Some countries allow employees to remain in their countries on tourist visas while simultaneously performing job duties for a foreign employer. For example, Antigua, Barbuda, Croatia, Iceland, etc., have created special Residence Programs that cater to these types of employees with special visa designation. But this is not common around the world,

During the pandemic, many governments temporarily relaxed rules to account for the near-total shutdown of international travel and the complex situations faced by stranded employees. However, this guidance is, as yet, often untested, and some employers have had to navigate “a very unclear environment for tax” as they sought to formalise remote work arrangements.

On the employee side, many countries already have bilateral agreements. These include double taxation treaties that prevent overseas employees from being taxed twice on the same income in different jurisdictions and social security totalisation agreements that allow employees to continue paying into their home system over the host country. But such treaties can create problems.

The United States, for example, has more than 50 double taxation treaties and only 30 social security totalisation agreements, meaning an employee could be liable for two lots of social security payments. While these hurdles partly reflect outdated laws, complexities also exist by design: by making it harder to work remotely abroad, governments avoid offshoring jobs. 


When businesses begin conducting operations in another country, they become subject to permanent establishment laws. This means they are liable to pay corporate taxes in that country. Because of the permanent establishment risk, many organisations are wary of allowing employees to work in other countries.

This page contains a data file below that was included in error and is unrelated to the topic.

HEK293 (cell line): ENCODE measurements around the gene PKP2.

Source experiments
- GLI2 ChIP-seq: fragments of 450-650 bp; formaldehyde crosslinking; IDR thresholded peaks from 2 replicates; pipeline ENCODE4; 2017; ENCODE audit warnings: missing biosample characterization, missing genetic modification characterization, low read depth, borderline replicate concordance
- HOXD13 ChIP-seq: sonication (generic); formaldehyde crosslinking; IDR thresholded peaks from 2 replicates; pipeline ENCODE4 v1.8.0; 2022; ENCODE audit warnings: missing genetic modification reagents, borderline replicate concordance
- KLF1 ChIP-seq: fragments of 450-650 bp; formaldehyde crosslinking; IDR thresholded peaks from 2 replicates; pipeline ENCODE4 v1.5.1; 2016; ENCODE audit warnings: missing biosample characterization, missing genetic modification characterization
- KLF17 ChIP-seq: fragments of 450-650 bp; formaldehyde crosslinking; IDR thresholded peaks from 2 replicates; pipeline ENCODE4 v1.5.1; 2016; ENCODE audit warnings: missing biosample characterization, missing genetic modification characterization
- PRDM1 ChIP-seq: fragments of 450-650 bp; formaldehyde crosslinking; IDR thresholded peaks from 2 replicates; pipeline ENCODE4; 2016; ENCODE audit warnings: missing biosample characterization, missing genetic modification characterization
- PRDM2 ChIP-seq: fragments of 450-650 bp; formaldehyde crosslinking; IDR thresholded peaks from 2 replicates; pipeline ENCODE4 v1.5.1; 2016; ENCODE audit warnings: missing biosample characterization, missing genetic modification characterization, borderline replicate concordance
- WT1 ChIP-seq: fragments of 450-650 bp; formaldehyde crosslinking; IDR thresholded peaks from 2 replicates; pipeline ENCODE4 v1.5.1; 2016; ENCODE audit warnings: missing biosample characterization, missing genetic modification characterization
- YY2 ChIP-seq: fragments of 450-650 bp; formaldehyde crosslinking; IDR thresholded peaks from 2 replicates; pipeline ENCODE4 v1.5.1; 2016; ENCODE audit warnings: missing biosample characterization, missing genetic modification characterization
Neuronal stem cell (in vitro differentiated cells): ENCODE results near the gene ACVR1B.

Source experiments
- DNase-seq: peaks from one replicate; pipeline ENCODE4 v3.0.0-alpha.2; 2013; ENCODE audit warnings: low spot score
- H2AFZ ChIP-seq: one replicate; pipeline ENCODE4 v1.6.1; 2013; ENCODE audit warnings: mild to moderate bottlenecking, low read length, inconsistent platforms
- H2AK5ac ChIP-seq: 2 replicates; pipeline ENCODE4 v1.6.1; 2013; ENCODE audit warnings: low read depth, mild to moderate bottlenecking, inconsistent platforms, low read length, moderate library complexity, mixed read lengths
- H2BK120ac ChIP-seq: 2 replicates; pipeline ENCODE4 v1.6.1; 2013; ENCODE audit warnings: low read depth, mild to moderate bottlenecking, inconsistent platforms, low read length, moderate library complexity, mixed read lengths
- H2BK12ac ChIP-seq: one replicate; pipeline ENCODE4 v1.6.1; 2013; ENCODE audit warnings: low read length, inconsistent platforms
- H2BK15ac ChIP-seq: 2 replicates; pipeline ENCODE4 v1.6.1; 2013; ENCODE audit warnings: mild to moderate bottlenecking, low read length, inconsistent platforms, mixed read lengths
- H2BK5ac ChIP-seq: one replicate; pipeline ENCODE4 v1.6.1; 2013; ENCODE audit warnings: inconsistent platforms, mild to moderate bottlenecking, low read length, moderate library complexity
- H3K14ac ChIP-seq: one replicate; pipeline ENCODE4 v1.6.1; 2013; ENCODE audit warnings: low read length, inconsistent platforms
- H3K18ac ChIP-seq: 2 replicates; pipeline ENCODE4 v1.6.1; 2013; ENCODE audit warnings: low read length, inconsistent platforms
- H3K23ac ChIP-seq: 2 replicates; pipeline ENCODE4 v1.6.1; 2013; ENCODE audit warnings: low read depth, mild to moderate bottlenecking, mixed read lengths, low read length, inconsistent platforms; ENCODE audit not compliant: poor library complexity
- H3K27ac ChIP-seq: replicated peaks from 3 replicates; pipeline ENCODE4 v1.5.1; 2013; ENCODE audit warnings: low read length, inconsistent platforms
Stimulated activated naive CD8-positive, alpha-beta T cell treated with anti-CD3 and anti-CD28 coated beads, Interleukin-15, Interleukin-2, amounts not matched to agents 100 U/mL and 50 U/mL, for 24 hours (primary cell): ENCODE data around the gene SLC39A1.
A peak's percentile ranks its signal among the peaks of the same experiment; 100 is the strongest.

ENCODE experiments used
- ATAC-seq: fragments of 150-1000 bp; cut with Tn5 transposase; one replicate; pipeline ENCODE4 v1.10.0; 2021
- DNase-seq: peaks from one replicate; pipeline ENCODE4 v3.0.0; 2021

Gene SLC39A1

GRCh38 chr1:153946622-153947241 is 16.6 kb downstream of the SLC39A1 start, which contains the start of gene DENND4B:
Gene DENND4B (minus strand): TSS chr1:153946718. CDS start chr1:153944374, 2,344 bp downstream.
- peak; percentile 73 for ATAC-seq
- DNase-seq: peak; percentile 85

But whether working remotely or at the office, if the activities of an employee remain strictly within the scope of conducting business in the home market, there is little risk that a single employee’s travel itinerary will force a company to have a corporate tax liability in another country.

One solution is to develop a Digital Nomad Policy. It should outline which employees’ activities are acceptable across borders—and which are not; this would include forbidden destinations because of the complexity of specific tax rules.

But global companies that have operations in the country of travel should consult local laws based on individual circumstances. The same goes for employees who intend to stay in-country beyond a traditional 90-day tourist visa.

2. Know where to look for new talent

Some of the top countries where you will find talented Software Engineers looking for remote work are India, Poland, Egypt, Ukraine, Mexico, Czech Republic, Philippines, Argentina, Romania and Vietnam. These countries have well-established universities, thriving high-tech communities, and potential talent to consider.

3. Know the qualities to look for and Interview carefully

 Whether your favourite candidate comes from the UK or another country, the interviewing process for remote work (employee) differs somewhat from a typical local role. Any video conferencing tool can facilitate the actual interview, but the critical question to address in the remote work situation is specifically about communication and self-management.